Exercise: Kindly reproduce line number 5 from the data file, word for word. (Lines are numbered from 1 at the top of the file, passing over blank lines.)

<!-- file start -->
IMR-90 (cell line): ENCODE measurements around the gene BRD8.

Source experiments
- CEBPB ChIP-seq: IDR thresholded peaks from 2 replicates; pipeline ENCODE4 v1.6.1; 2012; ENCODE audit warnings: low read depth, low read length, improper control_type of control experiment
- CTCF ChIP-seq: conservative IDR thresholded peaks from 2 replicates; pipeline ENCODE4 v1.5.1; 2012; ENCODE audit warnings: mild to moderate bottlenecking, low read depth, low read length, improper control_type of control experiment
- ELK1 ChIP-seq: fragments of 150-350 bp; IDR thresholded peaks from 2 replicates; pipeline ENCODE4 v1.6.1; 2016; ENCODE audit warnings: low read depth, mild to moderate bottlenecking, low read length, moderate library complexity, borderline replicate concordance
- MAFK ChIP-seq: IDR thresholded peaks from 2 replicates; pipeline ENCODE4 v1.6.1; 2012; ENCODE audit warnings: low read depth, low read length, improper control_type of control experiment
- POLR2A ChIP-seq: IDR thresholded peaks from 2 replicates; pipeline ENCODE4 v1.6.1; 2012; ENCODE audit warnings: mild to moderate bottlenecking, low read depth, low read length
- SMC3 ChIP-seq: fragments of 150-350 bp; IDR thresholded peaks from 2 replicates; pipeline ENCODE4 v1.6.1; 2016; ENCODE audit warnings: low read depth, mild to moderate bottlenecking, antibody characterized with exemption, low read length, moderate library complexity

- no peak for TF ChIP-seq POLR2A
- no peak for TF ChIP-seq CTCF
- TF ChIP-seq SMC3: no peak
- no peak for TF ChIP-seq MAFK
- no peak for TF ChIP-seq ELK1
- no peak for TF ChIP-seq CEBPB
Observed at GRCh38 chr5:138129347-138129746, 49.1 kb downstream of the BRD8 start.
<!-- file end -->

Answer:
- ELK1 ChIP-seq: fragments of 150-350 bp; IDR thresholded peaks from 2 replicates; pipeline ENCODE4 v1.6.1; 2016; ENCODE audit warnings: low read depth, mild to moderate bottlenecking, low read length, moderate library complexity, borderline replicate concordance